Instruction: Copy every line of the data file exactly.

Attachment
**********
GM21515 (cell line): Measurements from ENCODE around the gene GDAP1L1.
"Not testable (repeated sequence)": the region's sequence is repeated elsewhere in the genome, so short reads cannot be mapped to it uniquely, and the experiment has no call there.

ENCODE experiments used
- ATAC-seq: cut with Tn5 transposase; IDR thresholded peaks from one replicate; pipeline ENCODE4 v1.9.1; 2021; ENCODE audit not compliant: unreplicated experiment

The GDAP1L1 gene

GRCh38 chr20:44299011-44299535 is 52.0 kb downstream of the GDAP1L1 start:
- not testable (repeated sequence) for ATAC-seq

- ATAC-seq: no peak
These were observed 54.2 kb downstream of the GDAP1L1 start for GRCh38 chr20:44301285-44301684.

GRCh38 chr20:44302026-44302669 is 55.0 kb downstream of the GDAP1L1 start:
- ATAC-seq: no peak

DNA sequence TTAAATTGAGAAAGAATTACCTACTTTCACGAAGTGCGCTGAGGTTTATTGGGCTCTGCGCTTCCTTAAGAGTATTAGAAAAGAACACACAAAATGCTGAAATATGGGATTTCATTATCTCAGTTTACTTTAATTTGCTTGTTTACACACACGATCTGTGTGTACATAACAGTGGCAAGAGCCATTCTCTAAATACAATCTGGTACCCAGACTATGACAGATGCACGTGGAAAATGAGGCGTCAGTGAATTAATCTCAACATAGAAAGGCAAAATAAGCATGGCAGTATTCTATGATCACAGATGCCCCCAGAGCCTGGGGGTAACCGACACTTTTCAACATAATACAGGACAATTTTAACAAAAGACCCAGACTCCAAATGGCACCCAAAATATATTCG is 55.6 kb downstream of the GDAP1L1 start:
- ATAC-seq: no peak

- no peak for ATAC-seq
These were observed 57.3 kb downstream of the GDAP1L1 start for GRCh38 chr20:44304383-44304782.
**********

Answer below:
GM21515 (cell line): Measurements from ENCODE around the gene GDAP1L1.
"Not testable (repeated sequence)": the region's sequence is repeated elsewhere in the genome, so short reads cannot be mapped to it uniquely, and the experiment has no call there.

ENCODE experiments used
- ATAC-seq: cut with Tn5 transposase; IDR thresholded peaks from one replicate; pipeline ENCODE4 v1.9.1; 2021; ENCODE audit not compliant: unreplicated experiment

The GDAP1L1 gene

GRCh38 chr20:44299011-44299535 is 52.0 kb downstream of the GDAP1L1 start:
- not testable (repeated sequence) for ATAC-seq

- ATAC-seq: no peak
These were observed 54.2 kb downstream of the GDAP1L1 start for GRCh38 chr20:44301285-44301684.

GRCh38 chr20:44302026-44302669 is 55.0 kb downstream of the GDAP1L1 start:
- ATAC-seq: no peak

DNA sequence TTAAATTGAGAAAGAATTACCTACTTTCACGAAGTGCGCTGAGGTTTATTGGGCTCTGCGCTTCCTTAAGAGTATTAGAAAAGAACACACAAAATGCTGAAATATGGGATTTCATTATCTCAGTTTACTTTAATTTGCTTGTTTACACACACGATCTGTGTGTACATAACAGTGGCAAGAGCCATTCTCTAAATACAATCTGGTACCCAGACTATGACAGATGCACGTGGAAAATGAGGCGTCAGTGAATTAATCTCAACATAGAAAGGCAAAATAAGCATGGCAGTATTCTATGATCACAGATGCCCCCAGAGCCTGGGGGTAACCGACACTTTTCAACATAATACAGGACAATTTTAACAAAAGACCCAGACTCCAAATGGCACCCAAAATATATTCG is 55.6 kb downstream of the GDAP1L1 start:
- ATAC-seq: no peak

- no peak for ATAC-seq
These were observed 57.3 kb downstream of the GDAP1L1 start for GRCh38 chr20:44304383-44304782.